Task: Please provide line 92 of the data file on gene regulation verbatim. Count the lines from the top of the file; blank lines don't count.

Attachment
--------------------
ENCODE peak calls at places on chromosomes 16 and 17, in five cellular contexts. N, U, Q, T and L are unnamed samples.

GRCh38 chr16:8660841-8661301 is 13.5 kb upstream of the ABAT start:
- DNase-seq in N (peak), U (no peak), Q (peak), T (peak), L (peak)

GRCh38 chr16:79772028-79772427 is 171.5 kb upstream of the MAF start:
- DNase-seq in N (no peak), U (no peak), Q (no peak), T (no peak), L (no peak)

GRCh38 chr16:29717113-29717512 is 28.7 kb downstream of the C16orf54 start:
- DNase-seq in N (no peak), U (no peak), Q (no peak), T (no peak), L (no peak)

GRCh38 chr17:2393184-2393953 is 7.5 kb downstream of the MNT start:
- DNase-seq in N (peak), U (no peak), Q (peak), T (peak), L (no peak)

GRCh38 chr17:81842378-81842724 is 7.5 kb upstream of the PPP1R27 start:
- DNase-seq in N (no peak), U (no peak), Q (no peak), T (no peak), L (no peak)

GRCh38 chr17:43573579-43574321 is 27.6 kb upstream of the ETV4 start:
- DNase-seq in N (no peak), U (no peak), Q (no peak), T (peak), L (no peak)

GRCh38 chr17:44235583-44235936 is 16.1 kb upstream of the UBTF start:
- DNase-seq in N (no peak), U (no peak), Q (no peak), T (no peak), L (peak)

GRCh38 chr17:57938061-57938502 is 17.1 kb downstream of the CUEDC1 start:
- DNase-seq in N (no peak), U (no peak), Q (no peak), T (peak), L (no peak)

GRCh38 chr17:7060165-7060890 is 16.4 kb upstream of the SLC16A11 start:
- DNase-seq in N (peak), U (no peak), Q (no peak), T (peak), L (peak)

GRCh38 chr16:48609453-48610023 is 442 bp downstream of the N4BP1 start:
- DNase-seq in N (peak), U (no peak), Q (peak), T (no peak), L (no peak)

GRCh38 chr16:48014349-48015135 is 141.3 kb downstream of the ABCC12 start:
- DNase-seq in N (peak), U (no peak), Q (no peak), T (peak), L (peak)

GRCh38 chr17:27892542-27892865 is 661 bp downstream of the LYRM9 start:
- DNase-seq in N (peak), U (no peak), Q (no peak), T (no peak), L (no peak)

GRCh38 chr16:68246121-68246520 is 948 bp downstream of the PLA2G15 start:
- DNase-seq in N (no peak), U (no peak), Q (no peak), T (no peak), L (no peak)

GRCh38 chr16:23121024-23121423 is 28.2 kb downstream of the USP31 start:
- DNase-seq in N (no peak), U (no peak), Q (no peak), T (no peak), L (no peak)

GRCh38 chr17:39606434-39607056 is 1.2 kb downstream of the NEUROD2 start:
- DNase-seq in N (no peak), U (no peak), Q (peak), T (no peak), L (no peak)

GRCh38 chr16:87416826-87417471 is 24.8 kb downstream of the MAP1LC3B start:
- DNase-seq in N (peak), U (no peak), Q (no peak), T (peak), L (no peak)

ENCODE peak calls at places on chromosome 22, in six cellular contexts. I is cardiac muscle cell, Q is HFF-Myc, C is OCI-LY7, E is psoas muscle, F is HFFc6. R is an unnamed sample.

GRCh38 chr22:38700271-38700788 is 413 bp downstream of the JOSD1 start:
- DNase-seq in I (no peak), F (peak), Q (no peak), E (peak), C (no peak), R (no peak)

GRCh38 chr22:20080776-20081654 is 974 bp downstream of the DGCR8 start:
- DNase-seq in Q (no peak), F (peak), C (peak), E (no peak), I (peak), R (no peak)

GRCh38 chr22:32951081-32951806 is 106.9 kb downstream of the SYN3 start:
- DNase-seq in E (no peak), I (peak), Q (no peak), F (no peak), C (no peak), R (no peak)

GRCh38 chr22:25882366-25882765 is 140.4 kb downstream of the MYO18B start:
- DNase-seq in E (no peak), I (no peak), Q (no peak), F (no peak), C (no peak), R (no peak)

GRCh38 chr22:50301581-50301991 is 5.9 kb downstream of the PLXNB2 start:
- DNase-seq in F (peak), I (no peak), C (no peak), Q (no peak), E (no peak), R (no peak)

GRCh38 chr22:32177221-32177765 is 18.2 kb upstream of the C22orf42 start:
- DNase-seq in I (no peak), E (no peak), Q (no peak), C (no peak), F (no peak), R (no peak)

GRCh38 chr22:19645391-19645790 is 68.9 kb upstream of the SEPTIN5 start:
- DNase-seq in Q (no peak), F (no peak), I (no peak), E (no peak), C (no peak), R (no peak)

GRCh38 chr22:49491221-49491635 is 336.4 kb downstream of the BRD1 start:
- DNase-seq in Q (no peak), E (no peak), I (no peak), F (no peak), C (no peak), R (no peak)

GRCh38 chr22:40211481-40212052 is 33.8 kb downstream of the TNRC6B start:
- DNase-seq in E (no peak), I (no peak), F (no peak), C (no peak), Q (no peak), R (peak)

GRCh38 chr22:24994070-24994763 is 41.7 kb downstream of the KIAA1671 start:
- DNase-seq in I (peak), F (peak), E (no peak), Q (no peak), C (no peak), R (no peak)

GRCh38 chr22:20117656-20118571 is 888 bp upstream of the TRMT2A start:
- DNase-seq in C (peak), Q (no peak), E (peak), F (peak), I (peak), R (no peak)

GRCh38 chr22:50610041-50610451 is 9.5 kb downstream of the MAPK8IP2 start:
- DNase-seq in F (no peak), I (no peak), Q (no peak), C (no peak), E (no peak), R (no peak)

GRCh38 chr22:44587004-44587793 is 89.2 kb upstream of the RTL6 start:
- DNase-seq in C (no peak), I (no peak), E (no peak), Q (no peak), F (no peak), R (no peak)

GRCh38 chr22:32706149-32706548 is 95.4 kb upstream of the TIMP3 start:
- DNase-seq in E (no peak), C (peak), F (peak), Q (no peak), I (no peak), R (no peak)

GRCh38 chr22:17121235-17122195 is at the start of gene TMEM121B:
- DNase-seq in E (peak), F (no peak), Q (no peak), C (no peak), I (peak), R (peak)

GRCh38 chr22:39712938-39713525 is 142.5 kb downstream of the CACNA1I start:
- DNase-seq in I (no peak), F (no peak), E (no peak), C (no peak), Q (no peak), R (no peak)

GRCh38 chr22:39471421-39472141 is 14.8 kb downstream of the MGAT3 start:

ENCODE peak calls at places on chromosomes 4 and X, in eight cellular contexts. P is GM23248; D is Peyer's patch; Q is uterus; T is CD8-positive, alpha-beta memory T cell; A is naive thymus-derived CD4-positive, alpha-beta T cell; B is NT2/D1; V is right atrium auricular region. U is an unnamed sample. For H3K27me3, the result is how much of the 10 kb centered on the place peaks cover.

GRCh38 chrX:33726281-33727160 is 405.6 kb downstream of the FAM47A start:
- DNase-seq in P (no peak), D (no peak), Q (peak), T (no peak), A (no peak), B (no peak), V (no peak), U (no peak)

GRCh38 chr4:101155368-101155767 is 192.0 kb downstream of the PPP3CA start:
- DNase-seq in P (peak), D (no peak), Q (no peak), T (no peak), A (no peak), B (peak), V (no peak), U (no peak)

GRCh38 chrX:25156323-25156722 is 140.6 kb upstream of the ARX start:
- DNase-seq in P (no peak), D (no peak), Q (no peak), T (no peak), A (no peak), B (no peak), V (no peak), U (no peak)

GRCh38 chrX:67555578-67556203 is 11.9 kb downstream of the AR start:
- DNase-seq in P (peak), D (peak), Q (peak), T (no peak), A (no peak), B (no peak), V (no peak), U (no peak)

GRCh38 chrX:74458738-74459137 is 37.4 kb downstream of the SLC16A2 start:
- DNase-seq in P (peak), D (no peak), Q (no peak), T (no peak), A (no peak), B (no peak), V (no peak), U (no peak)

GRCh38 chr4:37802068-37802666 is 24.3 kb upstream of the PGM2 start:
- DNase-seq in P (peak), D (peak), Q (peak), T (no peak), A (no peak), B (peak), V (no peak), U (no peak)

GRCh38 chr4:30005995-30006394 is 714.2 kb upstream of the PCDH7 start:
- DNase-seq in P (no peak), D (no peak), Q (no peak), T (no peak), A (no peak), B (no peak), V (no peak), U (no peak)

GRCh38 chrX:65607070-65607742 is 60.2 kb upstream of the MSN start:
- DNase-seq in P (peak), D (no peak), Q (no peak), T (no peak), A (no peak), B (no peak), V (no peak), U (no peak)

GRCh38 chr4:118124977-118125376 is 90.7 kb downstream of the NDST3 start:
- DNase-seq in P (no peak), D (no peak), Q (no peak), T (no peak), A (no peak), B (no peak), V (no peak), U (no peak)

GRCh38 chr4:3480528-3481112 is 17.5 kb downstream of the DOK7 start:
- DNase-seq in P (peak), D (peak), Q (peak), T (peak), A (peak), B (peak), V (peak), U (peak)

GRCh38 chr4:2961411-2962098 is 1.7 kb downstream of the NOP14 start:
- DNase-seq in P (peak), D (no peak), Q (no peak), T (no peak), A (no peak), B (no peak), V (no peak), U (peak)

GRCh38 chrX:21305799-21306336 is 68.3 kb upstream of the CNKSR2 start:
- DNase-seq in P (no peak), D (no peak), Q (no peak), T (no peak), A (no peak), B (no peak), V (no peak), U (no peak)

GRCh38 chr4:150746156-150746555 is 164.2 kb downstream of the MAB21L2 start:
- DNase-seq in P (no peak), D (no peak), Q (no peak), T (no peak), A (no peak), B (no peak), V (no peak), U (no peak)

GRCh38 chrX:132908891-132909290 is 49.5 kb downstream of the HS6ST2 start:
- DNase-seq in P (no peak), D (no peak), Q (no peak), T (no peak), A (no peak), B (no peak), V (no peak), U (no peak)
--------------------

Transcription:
- DNase-seq in P (no peak), D (no peak), Q (no peak), T (no peak), A (no peak), B (no peak), V (no peak), U (no peak)